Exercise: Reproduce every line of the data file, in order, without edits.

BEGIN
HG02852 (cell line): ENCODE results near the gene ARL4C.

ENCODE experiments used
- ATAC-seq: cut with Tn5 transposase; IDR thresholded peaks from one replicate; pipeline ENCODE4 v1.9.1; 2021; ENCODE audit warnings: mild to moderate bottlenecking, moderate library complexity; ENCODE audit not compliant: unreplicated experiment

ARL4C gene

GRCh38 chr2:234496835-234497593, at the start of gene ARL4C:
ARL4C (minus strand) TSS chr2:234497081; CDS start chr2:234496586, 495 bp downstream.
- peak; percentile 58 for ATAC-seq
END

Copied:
HG02852 (cell line): ENCODE results near the gene ARL4C.

ENCODE experiments used
- ATAC-seq: cut with Tn5 transposase; IDR thresholded peaks from one replicate; pipeline ENCODE4 v1.9.1; 2021; ENCODE audit warnings: mild to moderate bottlenecking, moderate library complexity; ENCODE audit not compliant: unreplicated experiment

ARL4C gene

GRCh38 chr2:234496835-234497593, at the start of gene ARL4C:
ARL4C (minus strand) TSS chr2:234497081; CDS start chr2:234496586, 495 bp downstream.
- peak; percentile 58 for ATAC-seq